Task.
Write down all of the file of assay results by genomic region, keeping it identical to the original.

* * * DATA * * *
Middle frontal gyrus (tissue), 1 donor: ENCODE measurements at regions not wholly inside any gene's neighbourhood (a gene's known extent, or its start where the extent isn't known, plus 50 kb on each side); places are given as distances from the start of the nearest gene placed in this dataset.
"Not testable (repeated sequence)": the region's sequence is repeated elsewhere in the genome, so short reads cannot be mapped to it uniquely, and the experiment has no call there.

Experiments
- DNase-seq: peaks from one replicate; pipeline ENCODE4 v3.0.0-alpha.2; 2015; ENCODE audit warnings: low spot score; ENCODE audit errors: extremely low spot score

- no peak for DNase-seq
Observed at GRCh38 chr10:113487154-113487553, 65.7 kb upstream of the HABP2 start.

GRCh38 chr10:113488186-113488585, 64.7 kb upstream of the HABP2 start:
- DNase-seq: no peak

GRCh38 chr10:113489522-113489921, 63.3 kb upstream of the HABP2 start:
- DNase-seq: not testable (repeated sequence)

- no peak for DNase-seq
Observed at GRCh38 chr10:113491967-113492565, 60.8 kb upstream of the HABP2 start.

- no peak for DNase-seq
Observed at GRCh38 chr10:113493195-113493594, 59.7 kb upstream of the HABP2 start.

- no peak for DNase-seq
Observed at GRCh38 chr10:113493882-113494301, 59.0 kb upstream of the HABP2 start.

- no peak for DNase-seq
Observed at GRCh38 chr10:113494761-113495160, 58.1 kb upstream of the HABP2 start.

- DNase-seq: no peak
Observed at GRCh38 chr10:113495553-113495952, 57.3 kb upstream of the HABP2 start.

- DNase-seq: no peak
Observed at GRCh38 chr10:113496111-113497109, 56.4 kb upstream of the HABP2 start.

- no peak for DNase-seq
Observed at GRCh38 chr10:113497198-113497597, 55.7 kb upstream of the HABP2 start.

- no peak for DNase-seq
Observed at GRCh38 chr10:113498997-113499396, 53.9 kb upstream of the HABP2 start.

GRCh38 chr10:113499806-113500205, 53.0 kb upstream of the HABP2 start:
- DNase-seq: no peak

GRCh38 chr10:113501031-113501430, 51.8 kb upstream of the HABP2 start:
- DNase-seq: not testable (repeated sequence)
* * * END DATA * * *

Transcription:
Middle frontal gyrus (tissue), 1 donor: ENCODE measurements at regions not wholly inside any gene's neighbourhood (a gene's known extent, or its start where the extent isn't known, plus 50 kb on each side); places are given as distances from the start of the nearest gene placed in this dataset.
"Not testable (repeated sequence)": the region's sequence is repeated elsewhere in the genome, so short reads cannot be mapped to it uniquely, and the experiment has no call there.

Experiments
- DNase-seq: peaks from one replicate; pipeline ENCODE4 v3.0.0-alpha.2; 2015; ENCODE audit warnings: low spot score; ENCODE audit errors: extremely low spot score

- no peak for DNase-seq
Observed at GRCh38 chr10:113487154-113487553, 65.7 kb upstream of the HABP2 start.

GRCh38 chr10:113488186-113488585, 64.7 kb upstream of the HABP2 start:
- DNase-seq: no peak

GRCh38 chr10:113489522-113489921, 63.3 kb upstream of the HABP2 start:
- DNase-seq: not testable (repeated sequence)

- no peak for DNase-seq
Observed at GRCh38 chr10:113491967-113492565, 60.8 kb upstream of the HABP2 start.

- no peak for DNase-seq
Observed at GRCh38 chr10:113493195-113493594, 59.7 kb upstream of the HABP2 start.

- no peak for DNase-seq
Observed at GRCh38 chr10:113493882-113494301, 59.0 kb upstream of the HABP2 start.

- no peak for DNase-seq
Observed at GRCh38 chr10:113494761-113495160, 58.1 kb upstream of the HABP2 start.

- DNase-seq: no peak
Observed at GRCh38 chr10:113495553-113495952, 57.3 kb upstream of the HABP2 start.

- DNase-seq: no peak
Observed at GRCh38 chr10:113496111-113497109, 56.4 kb upstream of the HABP2 start.

- no peak for DNase-seq
Observed at GRCh38 chr10:113497198-113497597, 55.7 kb upstream of the HABP2 start.

- no peak for DNase-seq
Observed at GRCh38 chr10:113498997-113499396, 53.9 kb upstream of the HABP2 start.

GRCh38 chr10:113499806-113500205, 53.0 kb upstream of the HABP2 start:
- DNase-seq: no peak

GRCh38 chr10:113501031-113501430, 51.8 kb upstream of the HABP2 start:
- DNase-seq: not testable (repeated sequence)